Friends of the Earth, U.S. has released a new video, “Peril in the Pacific: Trans Pacific trade agreement threatens people and the planet.” The video highlights the threats to the environment and human rights posed by the secret negotiation of the TPP deal and in particular its draft investment chapter.
The video illustrates these threats by telling the story of Chevron v. Ecuador, a cautionary tale about an international investment suit brought under an existing U.S. treaty that raises important questions like: Who should pay to clean up what has been called the “Rainforest Chernobyl” in the Ecuadorian Amazon? Why are the people of the rainforest who suffered the most not represented at the international tribunal hearing the case? Is it U.S. policy to favor the financial interests of multi-national corporations over people and the environment in such disputes?
The video also asks why the negotiating framework for the Trans Pacific Partnership trade deal favors Wall Street and multinational corporations at the expense effective environmental and climate policy. In particular, why does the U.S. proposal for a TPP investment chapter allow transnational corporations to challenge environmental laws that protect our air, land and water? These wealthy investors could demand millions or even billions of dollars in damages for the cost of complying with such environmental regulations, including lost future profits.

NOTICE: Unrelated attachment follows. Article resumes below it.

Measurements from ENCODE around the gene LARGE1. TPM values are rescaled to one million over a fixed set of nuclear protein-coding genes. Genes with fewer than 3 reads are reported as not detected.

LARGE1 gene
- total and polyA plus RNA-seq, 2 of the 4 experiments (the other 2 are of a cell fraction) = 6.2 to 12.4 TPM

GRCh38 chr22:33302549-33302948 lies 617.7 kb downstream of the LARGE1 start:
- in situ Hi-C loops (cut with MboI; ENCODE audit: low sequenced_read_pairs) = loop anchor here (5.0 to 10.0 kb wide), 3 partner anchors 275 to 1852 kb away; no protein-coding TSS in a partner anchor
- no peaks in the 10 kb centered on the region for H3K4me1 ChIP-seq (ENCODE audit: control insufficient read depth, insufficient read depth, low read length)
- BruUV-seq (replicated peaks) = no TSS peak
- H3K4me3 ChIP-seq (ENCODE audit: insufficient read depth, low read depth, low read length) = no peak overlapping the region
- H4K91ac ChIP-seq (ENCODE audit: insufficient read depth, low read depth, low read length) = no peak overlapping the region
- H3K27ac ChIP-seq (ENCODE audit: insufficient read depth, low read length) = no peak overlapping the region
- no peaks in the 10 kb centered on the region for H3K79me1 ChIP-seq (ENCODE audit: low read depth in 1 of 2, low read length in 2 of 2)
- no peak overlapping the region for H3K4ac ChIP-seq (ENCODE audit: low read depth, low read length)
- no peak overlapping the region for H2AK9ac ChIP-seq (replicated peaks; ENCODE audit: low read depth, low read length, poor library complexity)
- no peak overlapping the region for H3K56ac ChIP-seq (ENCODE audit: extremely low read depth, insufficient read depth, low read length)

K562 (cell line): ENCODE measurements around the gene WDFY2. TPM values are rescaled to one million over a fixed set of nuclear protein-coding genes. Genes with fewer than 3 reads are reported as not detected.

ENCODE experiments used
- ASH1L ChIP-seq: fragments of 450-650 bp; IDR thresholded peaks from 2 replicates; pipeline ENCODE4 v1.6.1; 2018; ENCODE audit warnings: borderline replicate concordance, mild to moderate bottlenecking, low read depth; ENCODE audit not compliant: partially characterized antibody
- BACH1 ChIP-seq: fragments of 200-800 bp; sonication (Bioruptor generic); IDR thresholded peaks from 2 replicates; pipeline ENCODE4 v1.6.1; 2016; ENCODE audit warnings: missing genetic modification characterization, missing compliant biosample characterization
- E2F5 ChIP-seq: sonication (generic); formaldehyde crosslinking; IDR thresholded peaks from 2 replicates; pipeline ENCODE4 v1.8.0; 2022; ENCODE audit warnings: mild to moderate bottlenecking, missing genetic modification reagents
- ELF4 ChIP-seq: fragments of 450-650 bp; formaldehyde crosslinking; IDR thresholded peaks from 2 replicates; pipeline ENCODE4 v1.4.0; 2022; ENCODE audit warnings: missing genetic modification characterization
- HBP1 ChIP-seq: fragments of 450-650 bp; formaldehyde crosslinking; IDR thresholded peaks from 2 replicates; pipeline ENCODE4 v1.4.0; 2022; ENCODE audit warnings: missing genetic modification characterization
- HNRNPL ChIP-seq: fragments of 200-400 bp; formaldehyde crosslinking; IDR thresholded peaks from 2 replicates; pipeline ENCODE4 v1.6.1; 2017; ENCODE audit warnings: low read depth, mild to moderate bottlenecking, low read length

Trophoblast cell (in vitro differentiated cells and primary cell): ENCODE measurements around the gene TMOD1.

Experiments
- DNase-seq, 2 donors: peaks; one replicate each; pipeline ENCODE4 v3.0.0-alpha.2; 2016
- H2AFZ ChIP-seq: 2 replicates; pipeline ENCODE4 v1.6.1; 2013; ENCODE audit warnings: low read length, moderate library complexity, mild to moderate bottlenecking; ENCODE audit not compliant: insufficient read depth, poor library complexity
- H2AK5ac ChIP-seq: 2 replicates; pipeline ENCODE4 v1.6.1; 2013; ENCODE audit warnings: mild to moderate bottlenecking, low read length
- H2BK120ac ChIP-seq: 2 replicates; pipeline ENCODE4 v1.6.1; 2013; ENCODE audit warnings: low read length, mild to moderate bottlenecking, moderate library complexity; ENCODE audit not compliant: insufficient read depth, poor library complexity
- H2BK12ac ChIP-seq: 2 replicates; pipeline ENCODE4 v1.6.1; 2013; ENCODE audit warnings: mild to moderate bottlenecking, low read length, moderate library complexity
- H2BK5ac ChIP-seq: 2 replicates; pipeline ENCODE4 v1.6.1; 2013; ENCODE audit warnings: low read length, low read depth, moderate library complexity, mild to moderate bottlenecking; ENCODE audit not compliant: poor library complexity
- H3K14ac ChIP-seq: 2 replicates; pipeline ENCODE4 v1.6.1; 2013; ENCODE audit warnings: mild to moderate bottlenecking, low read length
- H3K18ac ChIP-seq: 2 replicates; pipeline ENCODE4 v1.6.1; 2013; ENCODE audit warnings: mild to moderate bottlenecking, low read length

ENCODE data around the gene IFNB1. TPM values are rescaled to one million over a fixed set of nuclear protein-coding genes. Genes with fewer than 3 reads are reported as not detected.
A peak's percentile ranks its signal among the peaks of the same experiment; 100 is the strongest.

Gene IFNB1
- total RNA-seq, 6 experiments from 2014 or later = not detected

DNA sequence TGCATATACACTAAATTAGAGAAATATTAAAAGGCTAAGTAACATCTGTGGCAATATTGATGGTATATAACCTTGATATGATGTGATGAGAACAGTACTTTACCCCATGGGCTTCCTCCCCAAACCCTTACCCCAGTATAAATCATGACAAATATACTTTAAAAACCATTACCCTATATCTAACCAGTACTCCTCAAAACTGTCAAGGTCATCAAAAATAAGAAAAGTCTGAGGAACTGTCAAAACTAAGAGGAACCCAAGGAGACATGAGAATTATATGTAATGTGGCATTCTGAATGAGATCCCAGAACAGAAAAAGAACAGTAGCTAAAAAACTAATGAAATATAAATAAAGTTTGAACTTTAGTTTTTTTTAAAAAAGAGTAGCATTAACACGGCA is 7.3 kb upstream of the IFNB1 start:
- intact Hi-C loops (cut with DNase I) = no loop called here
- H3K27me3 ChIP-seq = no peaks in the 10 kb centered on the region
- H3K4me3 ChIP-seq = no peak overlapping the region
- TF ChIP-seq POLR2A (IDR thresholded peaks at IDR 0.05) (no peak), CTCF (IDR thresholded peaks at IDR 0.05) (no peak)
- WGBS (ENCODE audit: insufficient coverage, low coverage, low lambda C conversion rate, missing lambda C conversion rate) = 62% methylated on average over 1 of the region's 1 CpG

Friends of the Earth is concerned that the TPP deal potentially checkmates many of our past environmental victories, and likewise blocks new initiatives on global climate change and exports of tar sands oil, for example. Friends of the Earth is using the video to encourage people concerned about the environmental costs of a TPP trade deal to talk to their friends, neighbors and fellow environmentalists about it. We are even offering copies of the video to people interested in screening it at local meetings or sharing it with local media. This could move communities, both domestically and abroad, to take action on this issue that reflects local priorities and values.
For more information about the TPP or organizing a community meeting contact Bill Waren at firstname.lastname@example.org.